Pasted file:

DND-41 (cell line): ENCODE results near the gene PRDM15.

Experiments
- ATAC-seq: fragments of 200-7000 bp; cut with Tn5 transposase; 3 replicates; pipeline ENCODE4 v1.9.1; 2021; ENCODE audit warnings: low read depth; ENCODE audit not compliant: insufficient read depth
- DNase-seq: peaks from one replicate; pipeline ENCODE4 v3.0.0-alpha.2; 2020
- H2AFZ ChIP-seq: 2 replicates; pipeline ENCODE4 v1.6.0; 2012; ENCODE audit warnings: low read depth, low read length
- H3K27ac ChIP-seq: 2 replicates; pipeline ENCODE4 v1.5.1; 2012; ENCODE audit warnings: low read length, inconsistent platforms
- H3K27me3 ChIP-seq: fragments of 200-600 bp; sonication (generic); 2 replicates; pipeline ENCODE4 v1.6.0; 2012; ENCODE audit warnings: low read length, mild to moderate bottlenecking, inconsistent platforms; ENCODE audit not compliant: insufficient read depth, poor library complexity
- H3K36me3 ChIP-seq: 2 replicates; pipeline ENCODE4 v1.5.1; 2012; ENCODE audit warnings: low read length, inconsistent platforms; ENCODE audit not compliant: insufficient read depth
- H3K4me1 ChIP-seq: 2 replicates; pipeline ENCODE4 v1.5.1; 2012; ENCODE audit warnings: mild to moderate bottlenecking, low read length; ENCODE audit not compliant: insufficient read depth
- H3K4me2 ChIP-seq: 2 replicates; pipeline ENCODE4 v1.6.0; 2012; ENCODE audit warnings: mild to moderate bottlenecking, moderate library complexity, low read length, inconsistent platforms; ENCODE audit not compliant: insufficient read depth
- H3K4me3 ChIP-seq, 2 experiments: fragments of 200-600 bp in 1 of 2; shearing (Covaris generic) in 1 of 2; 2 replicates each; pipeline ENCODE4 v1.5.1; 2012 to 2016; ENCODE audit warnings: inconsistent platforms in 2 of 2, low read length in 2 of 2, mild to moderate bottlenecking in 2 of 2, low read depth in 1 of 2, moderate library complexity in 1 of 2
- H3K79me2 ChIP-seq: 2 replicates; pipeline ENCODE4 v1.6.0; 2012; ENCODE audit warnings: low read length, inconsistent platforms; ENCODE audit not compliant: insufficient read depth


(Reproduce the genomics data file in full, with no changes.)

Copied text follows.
DND-41 (cell line): ENCODE results near the gene PRDM15.

Experiments
- ATAC-seq: fragments of 200-7000 bp; cut with Tn5 transposase; 3 replicates; pipeline ENCODE4 v1.9.1; 2021; ENCODE audit warnings: low read depth; ENCODE audit not compliant: insufficient read depth
- DNase-seq: peaks from one replicate; pipeline ENCODE4 v3.0.0-alpha.2; 2020
- H2AFZ ChIP-seq: 2 replicates; pipeline ENCODE4 v1.6.0; 2012; ENCODE audit warnings: low read depth, low read length
- H3K27ac ChIP-seq: 2 replicates; pipeline ENCODE4 v1.5.1; 2012; ENCODE audit warnings: low read length, inconsistent platforms
- H3K27me3 ChIP-seq: fragments of 200-600 bp; sonication (generic); 2 replicates; pipeline ENCODE4 v1.6.0; 2012; ENCODE audit warnings: low read length, mild to moderate bottlenecking, inconsistent platforms; ENCODE audit not compliant: insufficient read depth, poor library complexity
- H3K36me3 ChIP-seq: 2 replicates; pipeline ENCODE4 v1.5.1; 2012; ENCODE audit warnings: low read length, inconsistent platforms; ENCODE audit not compliant: insufficient read depth
- H3K4me1 ChIP-seq: 2 replicates; pipeline ENCODE4 v1.5.1; 2012; ENCODE audit warnings: mild to moderate bottlenecking, low read length; ENCODE audit not compliant: insufficient read depth
- H3K4me2 ChIP-seq: 2 replicates; pipeline ENCODE4 v1.6.0; 2012; ENCODE audit warnings: mild to moderate bottlenecking, moderate library complexity, low read length, inconsistent platforms; ENCODE audit not compliant: insufficient read depth
- H3K4me3 ChIP-seq, 2 experiments: fragments of 200-600 bp in 1 of 2; shearing (Covaris generic) in 1 of 2; 2 replicates each; pipeline ENCODE4 v1.5.1; 2012 to 2016; ENCODE audit warnings: inconsistent platforms in 2 of 2, low read length in 2 of 2, mild to moderate bottlenecking in 2 of 2, low read depth in 1 of 2, moderate library complexity in 1 of 2
- H3K79me2 ChIP-seq: 2 replicates; pipeline ENCODE4 v1.6.0; 2012; ENCODE audit warnings: low read length, inconsistent platforms; ENCODE audit not compliant: insufficient read depth